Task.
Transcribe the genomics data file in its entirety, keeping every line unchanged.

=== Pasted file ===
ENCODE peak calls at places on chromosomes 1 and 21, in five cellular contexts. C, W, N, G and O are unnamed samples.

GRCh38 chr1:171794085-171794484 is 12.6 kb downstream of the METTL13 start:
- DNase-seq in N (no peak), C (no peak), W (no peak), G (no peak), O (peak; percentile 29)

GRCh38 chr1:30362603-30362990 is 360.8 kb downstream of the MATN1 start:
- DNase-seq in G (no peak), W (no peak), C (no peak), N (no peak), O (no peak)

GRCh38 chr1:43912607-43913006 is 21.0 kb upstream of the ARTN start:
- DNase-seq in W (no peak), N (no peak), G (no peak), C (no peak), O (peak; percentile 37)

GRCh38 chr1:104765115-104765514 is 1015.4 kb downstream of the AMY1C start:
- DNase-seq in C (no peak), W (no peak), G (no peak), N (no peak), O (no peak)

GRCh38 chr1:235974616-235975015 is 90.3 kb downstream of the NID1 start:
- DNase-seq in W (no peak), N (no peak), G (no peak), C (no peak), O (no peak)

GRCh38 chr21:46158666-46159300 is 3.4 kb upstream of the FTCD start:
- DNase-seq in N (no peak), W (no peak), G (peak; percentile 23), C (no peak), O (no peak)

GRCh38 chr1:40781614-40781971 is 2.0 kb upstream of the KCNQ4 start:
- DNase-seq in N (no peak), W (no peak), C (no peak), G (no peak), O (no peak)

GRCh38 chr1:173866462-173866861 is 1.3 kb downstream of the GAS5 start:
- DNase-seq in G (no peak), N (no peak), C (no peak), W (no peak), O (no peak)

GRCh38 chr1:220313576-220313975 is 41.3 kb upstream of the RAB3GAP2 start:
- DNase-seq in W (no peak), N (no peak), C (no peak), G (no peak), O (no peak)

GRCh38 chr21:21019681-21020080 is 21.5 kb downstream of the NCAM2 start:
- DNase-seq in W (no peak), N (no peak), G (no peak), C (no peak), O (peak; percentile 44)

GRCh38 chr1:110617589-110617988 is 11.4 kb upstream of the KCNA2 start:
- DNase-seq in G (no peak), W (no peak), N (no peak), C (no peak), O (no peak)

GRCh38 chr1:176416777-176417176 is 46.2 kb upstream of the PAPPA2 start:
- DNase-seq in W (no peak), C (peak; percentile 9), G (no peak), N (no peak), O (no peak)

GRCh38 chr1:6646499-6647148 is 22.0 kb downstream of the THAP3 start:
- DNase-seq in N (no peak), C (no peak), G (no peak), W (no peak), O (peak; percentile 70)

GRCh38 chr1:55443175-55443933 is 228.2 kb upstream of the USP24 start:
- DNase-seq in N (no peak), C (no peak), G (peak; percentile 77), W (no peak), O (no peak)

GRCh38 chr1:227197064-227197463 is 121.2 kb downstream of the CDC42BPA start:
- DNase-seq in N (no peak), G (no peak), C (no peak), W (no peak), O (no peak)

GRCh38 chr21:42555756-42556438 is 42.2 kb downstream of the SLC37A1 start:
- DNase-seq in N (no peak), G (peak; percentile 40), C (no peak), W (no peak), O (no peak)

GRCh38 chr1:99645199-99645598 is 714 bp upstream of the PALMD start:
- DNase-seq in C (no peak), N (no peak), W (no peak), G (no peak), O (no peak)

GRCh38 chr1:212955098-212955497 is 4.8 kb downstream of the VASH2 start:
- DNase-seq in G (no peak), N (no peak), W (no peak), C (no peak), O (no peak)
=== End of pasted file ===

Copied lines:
ENCODE peak calls at places on chromosomes 1 and 21, in five cellular contexts. C, W, N, G and O are unnamed samples.

GRCh38 chr1:171794085-171794484 is 12.6 kb downstream of the METTL13 start:
- DNase-seq in N (no peak), C (no peak), W (no peak), G (no peak), O (peak; percentile 29)

GRCh38 chr1:30362603-30362990 is 360.8 kb downstream of the MATN1 start:
- DNase-seq in G (no peak), W (no peak), C (no peak), N (no peak), O (no peak)

GRCh38 chr1:43912607-43913006 is 21.0 kb upstream of the ARTN start:
- DNase-seq in W (no peak), N (no peak), G (no peak), C (no peak), O (peak; percentile 37)

GRCh38 chr1:104765115-104765514 is 1015.4 kb downstream of the AMY1C start:
- DNase-seq in C (no peak), W (no peak), G (no peak), N (no peak), O (no peak)

GRCh38 chr1:235974616-235975015 is 90.3 kb downstream of the NID1 start:
- DNase-seq in W (no peak), N (no peak), G (no peak), C (no peak), O (no peak)

GRCh38 chr21:46158666-46159300 is 3.4 kb upstream of the FTCD start:
- DNase-seq in N (no peak), W (no peak), G (peak; percentile 23), C (no peak), O (no peak)

GRCh38 chr1:40781614-40781971 is 2.0 kb upstream of the KCNQ4 start:
- DNase-seq in N (no peak), W (no peak), C (no peak), G (no peak), O (no peak)

GRCh38 chr1:173866462-173866861 is 1.3 kb downstream of the GAS5 start:
- DNase-seq in G (no peak), N (no peak), C (no peak), W (no peak), O (no peak)

GRCh38 chr1:220313576-220313975 is 41.3 kb upstream of the RAB3GAP2 start:
- DNase-seq in W (no peak), N (no peak), C (no peak), G (no peak), O (no peak)

GRCh38 chr21:21019681-21020080 is 21.5 kb downstream of the NCAM2 start:
- DNase-seq in W (no peak), N (no peak), G (no peak), C (no peak), O (peak; percentile 44)

GRCh38 chr1:110617589-110617988 is 11.4 kb upstream of the KCNA2 start:
- DNase-seq in G (no peak), W (no peak), N (no peak), C (no peak), O (no peak)

GRCh38 chr1:176416777-176417176 is 46.2 kb upstream of the PAPPA2 start:
- DNase-seq in W (no peak), C (peak; percentile 9), G (no peak), N (no peak), O (no peak)

GRCh38 chr1:6646499-6647148 is 22.0 kb downstream of the THAP3 start:
- DNase-seq in N (no peak), C (no peak), G (no peak), W (no peak), O (peak; percentile 70)

GRCh38 chr1:55443175-55443933 is 228.2 kb upstream of the USP24 start:
- DNase-seq in N (no peak), C (no peak), G (peak; percentile 77), W (no peak), O (no peak)

GRCh38 chr1:227197064-227197463 is 121.2 kb downstream of the CDC42BPA start:
- DNase-seq in N (no peak), G (no peak), C (no peak), W (no peak), O (no peak)

GRCh38 chr21:42555756-42556438 is 42.2 kb downstream of the SLC37A1 start:
- DNase-seq in N (no peak), G (peak; percentile 40), C (no peak), W (no peak), O (no peak)

GRCh38 chr1:99645199-99645598 is 714 bp upstream of the PALMD start:
- DNase-seq in C (no peak), N (no peak), W (no peak), G (no peak), O (no peak)

GRCh38 chr1:212955098-212955497 is 4.8 kb downstream of the VASH2 start:
- DNase-seq in G (no peak), N (no peak), W (no peak), C (no peak), O (no peak)